The vinyl installation instructions were helpful and made the installation of the vinyl straightforward. TIP: Use plenty of soapy water on the bottom side of the vinyl since later you will squeegee the water out (squeegee included in kit). A couple videos mentioned using a hair dryer or heat gun to aid in drying and de-creasing. I didn’t and didn’t really see the need for one even with my relatively round hood. The vinyl decal looked pretty good. Some may have considered the vinyl a decorative touch to the BAP hood.
Vinyl on Hood.png


While the vinyl was drying, I mounted the solar controller in the engine bay. The instructions advise mounting the solar controller as close to the battery as possible and shortening the wires. I haven’t yet shortened the wires. I will update this post later when I do. For now, I mounted the controller on top of the fuse box using Velcro so that I can move it later if a better spot or more permeant spot is realized. I also will shorten the wires between the controller and battery then and use wire loom(s). TIP: Use a good double-sided tape or Velcro that can stand engine bay temperatures. I used an industrial Velcro and mounted it to the top of the fuse box.
Solar Controller On Fuse Box.jpg

The MPPT solar controller comes with two power charging circuits. One is for charging the battery and one for an external load i.e. hood light. I capped off my external load wires with liquid electrical tape. I attached red battery charging wire ring terminal to the positive cable at the battery. I attached the black ring terminal to the truck body so the F150 Battery Monitoring Circuit could monitor and control batteries charging. This way the circuit is possibly powering my dash camera (at the footwell fuse panel) added ambient lights, the other and often mysterious loads, and charging the battery.

Keeping in mind that available solar power (source) varies greatly depending on the sun and weather, I may change how I wire the downstream load (sinks) and battery later. I need to determine how effective the solar panel is to load keeping and battery charging or at least slowing battery discharge. I expect it to at least enhance the available power for loads while the truck is not ON/Ready/running and will update this post once completed.

After installing the MPPT solar controller I applied the included double-sided tape to the panel vertically as shown below. LensunSolar supplied plenty of tape and I used almost all of it. Tip: Tape past the corners and then trim, rounding the tape off, using scissors that cut the backed tape but not the panel. This should help with sealing under the panel later. (Don’t pull the backing of the second side of the tape yet!)
Round The Tape with Scissors.jpg

Use Allot of Tape.jpg

TIP: Consider applying the tape horizontally instead of vertically as shown below. This may help with adhesion since most of the bow in the hood is vertical.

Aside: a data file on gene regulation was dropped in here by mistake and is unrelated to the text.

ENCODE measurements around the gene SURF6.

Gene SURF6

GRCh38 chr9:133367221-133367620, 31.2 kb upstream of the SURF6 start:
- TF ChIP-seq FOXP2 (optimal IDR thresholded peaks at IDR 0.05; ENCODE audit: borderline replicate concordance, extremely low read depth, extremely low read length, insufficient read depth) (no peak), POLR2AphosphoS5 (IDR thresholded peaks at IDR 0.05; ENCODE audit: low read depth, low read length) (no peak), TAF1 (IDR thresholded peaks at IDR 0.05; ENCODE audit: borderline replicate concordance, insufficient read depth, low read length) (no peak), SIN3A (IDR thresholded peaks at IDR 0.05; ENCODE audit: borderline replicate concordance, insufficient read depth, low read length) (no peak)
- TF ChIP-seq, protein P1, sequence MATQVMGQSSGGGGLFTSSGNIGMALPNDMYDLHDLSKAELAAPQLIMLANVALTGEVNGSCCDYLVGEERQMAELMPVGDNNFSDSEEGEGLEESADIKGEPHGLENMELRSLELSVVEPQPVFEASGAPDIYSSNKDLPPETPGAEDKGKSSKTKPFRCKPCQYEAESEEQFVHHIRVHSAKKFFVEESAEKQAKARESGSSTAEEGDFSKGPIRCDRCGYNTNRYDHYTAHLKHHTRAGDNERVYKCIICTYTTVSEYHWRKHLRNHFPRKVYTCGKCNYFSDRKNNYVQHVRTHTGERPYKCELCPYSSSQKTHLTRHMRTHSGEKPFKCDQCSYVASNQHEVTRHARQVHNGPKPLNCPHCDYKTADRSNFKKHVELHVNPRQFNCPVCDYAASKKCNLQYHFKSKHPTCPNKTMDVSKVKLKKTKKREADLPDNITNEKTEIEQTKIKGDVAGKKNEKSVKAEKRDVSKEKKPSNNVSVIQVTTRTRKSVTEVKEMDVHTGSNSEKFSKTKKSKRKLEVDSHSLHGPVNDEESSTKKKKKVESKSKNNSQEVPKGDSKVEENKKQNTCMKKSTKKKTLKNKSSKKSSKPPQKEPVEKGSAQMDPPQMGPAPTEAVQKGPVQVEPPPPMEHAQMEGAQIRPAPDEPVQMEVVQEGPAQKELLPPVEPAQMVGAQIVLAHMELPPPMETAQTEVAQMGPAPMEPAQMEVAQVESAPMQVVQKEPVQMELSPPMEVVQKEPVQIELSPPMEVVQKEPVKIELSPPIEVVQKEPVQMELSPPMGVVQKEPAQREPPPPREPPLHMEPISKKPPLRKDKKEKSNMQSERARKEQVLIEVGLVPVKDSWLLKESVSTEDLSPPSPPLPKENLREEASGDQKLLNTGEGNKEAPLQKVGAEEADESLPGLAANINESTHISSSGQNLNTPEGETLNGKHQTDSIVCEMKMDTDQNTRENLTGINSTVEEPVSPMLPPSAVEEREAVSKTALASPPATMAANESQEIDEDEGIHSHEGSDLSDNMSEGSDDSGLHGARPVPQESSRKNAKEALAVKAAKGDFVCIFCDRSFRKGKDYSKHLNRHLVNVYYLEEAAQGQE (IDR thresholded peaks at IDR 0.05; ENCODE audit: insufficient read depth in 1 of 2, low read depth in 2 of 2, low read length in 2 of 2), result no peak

Tape It Horizontal.jpg


The instructions suggested forming a hinge of sorts using masking tape to the aligned panel on vinyl. Tip: Do it and use a bunch of tape. It will still move but this will aid top to bottom alignment when putting the panel down. And put a couple of pieces of painter’s tape down to mark the sides. The panel still can and will wobble so the painter’s tape will help align the sides it as you are dropping it in place for permanent mounting.
Hindged Panel.jpg


Some of the video’s sent by Lensun Solar showed installations just using the tape, even less tape than shown in the pictures above, and some used only SilkaFlex 252 Black adhesive. Tip: Use both in an abundance of caution. The last thing anybody wants is for the panel to fly off into the windshield or cause mayhem. If you use both, apply the adhesive and then pull the tape backing off.
Tape and Glue.jpg


Bringing the panel down to the hood is probably the most intimidating part of the process for most, it was for me. I had my 5’11” son on a step ladder holding it from one side while I was in front making sure it was aligned as we brought it down. Ease it down, take your time, be patient, and place it as close to aligned with the markers as you can. Tip: Don’t press down to adhere the tape until you are sure it is where you want it. If you are careful, you can pull it back up and replace it a few times. Once placed in your alignment markers, press down stating in the center of the panel moving out to the sides first, then top and bottom. Start down the middle of the longer vertical and move out to the sides. If any adhesive comes out use some WD40 to wipe it away.
Panel Down.jpg


The instructions say to apply weight to the panel to aid in the tape adhering (and glue setting). Tip: Read the SilkaFlex instructions to understand setting time. If you can, pull your truck into the garage. Cool or use a space heater to keep the temperature around 70F degrees while the adhesive sticks and the panel forms the hood. For weight, I used a 40lb bag of salt and a couple of bags of heavy mulch with some water bottles on top of them. Use what you feel safe with but certainly don’t use anything that your hood cannot support.
1711171949830-a7.jpg


The instructions mentioned optionally sealing the panel from wind, water, and dust. Tip: Use a good industrial waterproof and UV resistant black caulk like Aquascape Black Silicone Sealant. You may also consider using SilkFlex here too. Tape around the panel with painters’ tape and apply the outside seal to include the sides of the panel. This may help it to not delaminate. One video on Youtube showed it delaminating, a common industry issue.
PAINTERS TAPE.jpg


Tip: I use my fingers to force caulk into the creases and on the sides of the panel. Take the tape up quickly so you don’t adhere it to the hood/vinyl after it sets.